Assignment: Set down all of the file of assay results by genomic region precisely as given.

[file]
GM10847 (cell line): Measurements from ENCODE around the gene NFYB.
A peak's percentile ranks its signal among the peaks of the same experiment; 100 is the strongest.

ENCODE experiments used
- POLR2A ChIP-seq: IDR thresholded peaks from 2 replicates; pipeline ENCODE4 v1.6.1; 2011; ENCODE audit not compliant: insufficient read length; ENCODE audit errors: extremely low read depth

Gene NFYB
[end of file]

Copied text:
GM10847 (cell line): Measurements from ENCODE around the gene NFYB.
A peak's percentile ranks its signal among the peaks of the same experiment; 100 is the strongest.

ENCODE experiments used
- POLR2A ChIP-seq: IDR thresholded peaks from 2 replicates; pipeline ENCODE4 v1.6.1; 2011; ENCODE audit not compliant: insufficient read length; ENCODE audit errors: extremely low read depth

Gene NFYB